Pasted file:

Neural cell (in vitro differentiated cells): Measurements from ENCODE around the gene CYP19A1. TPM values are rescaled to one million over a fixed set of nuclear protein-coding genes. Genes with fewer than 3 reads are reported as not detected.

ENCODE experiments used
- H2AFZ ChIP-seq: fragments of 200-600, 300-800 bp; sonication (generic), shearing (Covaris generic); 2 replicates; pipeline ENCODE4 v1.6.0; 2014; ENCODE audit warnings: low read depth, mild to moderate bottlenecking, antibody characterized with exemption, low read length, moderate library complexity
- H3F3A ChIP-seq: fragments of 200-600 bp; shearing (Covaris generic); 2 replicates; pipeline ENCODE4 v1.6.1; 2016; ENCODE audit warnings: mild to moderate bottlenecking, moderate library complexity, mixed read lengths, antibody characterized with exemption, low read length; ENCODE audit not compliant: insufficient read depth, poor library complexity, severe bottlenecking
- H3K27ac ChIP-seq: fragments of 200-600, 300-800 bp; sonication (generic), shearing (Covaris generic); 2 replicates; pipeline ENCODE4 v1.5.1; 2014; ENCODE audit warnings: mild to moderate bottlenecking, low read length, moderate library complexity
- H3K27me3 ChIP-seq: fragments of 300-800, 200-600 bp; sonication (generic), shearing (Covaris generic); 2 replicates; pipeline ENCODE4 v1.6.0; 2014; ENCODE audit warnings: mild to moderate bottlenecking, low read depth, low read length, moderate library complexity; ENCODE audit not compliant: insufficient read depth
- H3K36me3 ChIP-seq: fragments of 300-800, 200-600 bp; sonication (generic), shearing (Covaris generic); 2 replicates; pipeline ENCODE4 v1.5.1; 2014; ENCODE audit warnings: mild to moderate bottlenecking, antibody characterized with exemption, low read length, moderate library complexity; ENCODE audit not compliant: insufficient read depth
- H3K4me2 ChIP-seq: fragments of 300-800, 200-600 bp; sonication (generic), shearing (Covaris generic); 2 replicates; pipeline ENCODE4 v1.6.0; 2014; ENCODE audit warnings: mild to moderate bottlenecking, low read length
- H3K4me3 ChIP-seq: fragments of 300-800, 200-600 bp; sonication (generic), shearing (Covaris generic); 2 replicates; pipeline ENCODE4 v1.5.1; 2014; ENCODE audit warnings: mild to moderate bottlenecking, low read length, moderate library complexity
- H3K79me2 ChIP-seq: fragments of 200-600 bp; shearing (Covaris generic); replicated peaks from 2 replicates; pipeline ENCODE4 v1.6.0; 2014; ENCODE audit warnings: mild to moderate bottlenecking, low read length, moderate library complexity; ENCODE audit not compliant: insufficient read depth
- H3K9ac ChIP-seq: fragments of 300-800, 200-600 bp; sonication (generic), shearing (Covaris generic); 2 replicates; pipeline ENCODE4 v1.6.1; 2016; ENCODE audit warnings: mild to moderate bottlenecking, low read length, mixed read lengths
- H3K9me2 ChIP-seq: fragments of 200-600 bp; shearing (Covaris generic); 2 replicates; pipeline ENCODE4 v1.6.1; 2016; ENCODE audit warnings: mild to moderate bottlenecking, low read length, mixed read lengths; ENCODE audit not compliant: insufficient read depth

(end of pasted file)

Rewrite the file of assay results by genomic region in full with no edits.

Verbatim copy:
Neural cell (in vitro differentiated cells): Measurements from ENCODE around the gene CYP19A1. TPM values are rescaled to one million over a fixed set of nuclear protein-coding genes. Genes with fewer than 3 reads are reported as not detected.

ENCODE experiments used
- H2AFZ ChIP-seq: fragments of 200-600, 300-800 bp; sonication (generic), shearing (Covaris generic); 2 replicates; pipeline ENCODE4 v1.6.0; 2014; ENCODE audit warnings: low read depth, mild to moderate bottlenecking, antibody characterized with exemption, low read length, moderate library complexity
- H3F3A ChIP-seq: fragments of 200-600 bp; shearing (Covaris generic); 2 replicates; pipeline ENCODE4 v1.6.1; 2016; ENCODE audit warnings: mild to moderate bottlenecking, moderate library complexity, mixed read lengths, antibody characterized with exemption, low read length; ENCODE audit not compliant: insufficient read depth, poor library complexity, severe bottlenecking
- H3K27ac ChIP-seq: fragments of 200-600, 300-800 bp; sonication (generic), shearing (Covaris generic); 2 replicates; pipeline ENCODE4 v1.5.1; 2014; ENCODE audit warnings: mild to moderate bottlenecking, low read length, moderate library complexity
- H3K27me3 ChIP-seq: fragments of 300-800, 200-600 bp; sonication (generic), shearing (Covaris generic); 2 replicates; pipeline ENCODE4 v1.6.0; 2014; ENCODE audit warnings: mild to moderate bottlenecking, low read depth, low read length, moderate library complexity; ENCODE audit not compliant: insufficient read depth
- H3K36me3 ChIP-seq: fragments of 300-800, 200-600 bp; sonication (generic), shearing (Covaris generic); 2 replicates; pipeline ENCODE4 v1.5.1; 2014; ENCODE audit warnings: mild to moderate bottlenecking, antibody characterized with exemption, low read length, moderate library complexity; ENCODE audit not compliant: insufficient read depth
- H3K4me2 ChIP-seq: fragments of 300-800, 200-600 bp; sonication (generic), shearing (Covaris generic); 2 replicates; pipeline ENCODE4 v1.6.0; 2014; ENCODE audit warnings: mild to moderate bottlenecking, low read length
- H3K4me3 ChIP-seq: fragments of 300-800, 200-600 bp; sonication (generic), shearing (Covaris generic); 2 replicates; pipeline ENCODE4 v1.5.1; 2014; ENCODE audit warnings: mild to moderate bottlenecking, low read length, moderate library complexity
- H3K79me2 ChIP-seq: fragments of 200-600 bp; shearing (Covaris generic); replicated peaks from 2 replicates; pipeline ENCODE4 v1.6.0; 2014; ENCODE audit warnings: mild to moderate bottlenecking, low read length, moderate library complexity; ENCODE audit not compliant: insufficient read depth
- H3K9ac ChIP-seq: fragments of 300-800, 200-600 bp; sonication (generic), shearing (Covaris generic); 2 replicates; pipeline ENCODE4 v1.6.1; 2016; ENCODE audit warnings: mild to moderate bottlenecking, low read length, mixed read lengths
- H3K9me2 ChIP-seq: fragments of 200-600 bp; shearing (Covaris generic); 2 replicates; pipeline ENCODE4 v1.6.1; 2016; ENCODE audit warnings: mild to moderate bottlenecking, low read length, mixed read lengths; ENCODE audit not compliant: insufficient read depth